Qvella's core technology is called field activated sample treatment, or FAST. The firm uses fluidics, a proprietary lysis reagent, and centrifugation to isolate and concentrate microorganisms from biological specimens.
For the FAST-ID system, the firm uses an electric field to lyse cells, while for concentrating pathogens in FAST-Prep, it applies a centrifugal field, Alavie said.
Launching FAST-Prep as a separate instrument had always been in the firm's pipeline, he said, but Qvella accelerated the project last year when the COVID-19 pandemic led to substantial challenges in performing clinical trials for its FAST-ID system.
"Some of the sites that we want to run the FAST-ID trial at are still closed to an outside clinical trial," Alavie said. "We're still waiting for things to normalize so we can start that program."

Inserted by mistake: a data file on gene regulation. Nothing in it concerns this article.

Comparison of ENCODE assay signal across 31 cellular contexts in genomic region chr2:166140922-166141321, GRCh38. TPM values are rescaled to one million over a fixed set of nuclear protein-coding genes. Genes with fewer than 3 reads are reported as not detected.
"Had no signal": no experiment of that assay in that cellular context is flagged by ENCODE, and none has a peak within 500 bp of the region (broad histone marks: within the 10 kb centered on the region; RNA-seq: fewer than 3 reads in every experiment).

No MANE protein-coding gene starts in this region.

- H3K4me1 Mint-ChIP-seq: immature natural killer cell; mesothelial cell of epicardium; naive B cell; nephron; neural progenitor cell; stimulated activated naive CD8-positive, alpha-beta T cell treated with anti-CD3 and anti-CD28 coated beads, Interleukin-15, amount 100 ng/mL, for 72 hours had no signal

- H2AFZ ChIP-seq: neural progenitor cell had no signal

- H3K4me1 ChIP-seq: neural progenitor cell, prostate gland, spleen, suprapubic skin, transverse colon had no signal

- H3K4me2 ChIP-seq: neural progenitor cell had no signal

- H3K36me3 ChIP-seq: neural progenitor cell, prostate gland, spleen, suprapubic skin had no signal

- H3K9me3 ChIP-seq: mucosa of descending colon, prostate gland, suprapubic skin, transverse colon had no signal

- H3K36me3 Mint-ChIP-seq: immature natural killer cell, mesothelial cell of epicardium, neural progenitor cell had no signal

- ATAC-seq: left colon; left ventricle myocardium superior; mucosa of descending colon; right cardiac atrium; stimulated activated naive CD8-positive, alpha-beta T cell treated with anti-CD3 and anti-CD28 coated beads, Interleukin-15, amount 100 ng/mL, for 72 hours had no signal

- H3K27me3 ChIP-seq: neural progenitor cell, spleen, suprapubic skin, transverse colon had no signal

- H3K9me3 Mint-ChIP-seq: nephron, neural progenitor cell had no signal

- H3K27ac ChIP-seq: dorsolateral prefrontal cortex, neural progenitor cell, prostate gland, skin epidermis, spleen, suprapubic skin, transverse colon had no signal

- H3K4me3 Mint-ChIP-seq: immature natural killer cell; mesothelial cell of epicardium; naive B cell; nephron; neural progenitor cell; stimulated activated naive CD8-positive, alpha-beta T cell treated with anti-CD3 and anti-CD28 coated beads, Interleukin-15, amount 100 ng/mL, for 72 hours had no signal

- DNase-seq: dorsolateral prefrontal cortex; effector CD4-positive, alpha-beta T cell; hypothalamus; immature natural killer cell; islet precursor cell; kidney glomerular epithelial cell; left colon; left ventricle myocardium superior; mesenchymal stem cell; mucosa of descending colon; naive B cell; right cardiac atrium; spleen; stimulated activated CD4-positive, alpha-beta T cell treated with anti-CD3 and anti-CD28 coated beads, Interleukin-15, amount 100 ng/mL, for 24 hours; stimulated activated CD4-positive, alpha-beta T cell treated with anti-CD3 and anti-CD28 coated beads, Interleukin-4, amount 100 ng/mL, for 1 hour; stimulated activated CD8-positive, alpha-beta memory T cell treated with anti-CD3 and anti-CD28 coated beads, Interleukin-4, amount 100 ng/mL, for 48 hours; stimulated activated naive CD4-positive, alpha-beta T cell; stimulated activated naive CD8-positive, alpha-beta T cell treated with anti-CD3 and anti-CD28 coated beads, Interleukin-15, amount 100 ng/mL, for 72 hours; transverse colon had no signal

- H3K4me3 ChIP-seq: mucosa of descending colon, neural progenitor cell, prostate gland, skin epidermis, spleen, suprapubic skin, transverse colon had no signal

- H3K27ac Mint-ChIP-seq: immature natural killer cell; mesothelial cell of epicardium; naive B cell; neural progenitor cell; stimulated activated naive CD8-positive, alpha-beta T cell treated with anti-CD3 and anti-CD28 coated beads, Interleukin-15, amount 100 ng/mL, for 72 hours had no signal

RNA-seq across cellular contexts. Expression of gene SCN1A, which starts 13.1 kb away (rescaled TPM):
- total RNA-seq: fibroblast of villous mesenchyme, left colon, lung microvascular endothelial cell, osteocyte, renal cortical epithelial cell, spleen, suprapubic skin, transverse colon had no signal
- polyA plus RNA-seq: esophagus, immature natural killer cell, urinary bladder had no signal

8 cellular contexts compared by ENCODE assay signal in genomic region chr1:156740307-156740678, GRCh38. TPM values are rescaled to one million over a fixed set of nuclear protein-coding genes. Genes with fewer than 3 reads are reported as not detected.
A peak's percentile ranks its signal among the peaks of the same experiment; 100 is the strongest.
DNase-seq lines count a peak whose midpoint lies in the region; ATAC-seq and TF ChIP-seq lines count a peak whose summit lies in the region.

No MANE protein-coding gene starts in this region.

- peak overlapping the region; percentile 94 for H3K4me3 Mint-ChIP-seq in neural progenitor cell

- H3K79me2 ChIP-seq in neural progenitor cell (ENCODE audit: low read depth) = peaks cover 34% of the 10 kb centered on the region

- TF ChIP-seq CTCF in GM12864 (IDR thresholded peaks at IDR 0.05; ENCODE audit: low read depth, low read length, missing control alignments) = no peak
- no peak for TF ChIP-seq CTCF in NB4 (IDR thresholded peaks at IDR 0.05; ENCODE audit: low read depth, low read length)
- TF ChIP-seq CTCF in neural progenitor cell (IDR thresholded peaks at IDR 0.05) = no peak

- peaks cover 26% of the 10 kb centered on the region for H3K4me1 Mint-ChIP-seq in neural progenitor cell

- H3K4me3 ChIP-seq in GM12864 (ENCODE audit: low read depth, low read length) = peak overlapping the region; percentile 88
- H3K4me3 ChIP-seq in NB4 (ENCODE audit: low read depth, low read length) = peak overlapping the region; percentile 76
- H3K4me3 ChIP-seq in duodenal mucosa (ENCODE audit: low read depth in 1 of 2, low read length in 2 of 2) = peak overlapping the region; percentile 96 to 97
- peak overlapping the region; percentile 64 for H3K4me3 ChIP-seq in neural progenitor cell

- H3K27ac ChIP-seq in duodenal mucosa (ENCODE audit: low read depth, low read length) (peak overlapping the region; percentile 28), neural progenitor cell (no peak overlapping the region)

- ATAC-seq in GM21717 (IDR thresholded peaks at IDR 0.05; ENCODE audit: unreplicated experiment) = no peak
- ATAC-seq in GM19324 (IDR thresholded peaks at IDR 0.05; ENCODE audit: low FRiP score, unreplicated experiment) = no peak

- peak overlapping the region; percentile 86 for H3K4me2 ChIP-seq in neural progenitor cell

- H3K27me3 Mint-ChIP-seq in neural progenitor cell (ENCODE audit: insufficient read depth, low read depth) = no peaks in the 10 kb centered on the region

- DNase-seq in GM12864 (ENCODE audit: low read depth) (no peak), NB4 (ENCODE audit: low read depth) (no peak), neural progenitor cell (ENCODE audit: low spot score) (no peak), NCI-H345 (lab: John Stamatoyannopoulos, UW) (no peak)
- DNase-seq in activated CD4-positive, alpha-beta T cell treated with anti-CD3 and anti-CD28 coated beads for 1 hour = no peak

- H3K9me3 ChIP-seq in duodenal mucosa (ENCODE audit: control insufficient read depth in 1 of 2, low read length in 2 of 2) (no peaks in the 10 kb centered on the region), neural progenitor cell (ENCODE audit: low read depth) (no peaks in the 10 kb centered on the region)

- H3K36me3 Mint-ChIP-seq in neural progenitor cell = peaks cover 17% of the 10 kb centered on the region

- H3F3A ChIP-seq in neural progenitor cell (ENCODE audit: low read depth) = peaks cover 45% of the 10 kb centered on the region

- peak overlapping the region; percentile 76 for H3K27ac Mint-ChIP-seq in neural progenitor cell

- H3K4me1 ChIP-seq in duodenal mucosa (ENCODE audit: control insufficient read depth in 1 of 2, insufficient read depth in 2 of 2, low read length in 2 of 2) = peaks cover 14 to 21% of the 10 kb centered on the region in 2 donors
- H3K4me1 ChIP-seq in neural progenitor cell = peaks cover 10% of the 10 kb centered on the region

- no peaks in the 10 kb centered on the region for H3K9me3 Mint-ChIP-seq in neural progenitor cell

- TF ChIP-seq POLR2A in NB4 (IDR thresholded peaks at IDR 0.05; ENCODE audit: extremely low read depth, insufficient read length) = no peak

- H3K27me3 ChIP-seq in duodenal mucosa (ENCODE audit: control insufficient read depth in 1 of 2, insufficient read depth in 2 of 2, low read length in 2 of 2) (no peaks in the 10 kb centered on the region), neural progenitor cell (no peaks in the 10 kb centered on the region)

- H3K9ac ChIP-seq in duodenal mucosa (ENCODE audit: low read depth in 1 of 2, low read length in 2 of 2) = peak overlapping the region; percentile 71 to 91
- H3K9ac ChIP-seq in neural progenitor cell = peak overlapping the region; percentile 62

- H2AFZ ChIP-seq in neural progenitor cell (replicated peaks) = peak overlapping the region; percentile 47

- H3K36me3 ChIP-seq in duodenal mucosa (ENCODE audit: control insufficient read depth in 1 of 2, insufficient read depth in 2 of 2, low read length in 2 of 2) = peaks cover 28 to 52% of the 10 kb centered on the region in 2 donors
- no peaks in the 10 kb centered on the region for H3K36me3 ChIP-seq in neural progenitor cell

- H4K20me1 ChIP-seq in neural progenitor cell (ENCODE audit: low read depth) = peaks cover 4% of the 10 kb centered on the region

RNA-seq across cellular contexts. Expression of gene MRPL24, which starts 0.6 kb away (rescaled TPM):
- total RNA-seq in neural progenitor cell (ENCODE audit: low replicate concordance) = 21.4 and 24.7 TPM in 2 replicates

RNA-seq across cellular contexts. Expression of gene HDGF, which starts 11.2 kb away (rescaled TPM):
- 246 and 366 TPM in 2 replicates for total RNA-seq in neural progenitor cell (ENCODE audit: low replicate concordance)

In the meantime, Toronto-based Qvella pivoted to launching the sample preparation component in advance of the full FAST-ID system.
"There is a great market opportunity, because laboratories want to get results faster and save lives, but they also want to address ever-increasing antimicrobial resistance and the associated escalating costs of sepsis," Alavie said.
The addressable market for FAST-Prep PBC is essentially "all positive blood cultures," Alavie said, which are the gold-standard test in cases of suspected sepsis. Worldwide, an estimated 11 million cases of sepsis in 2017 accounted for 20 percent of all deaths, according to one recent study, and there are approximately 1.7 million cases of sepsis in the US each year that lead to 270,000 deaths.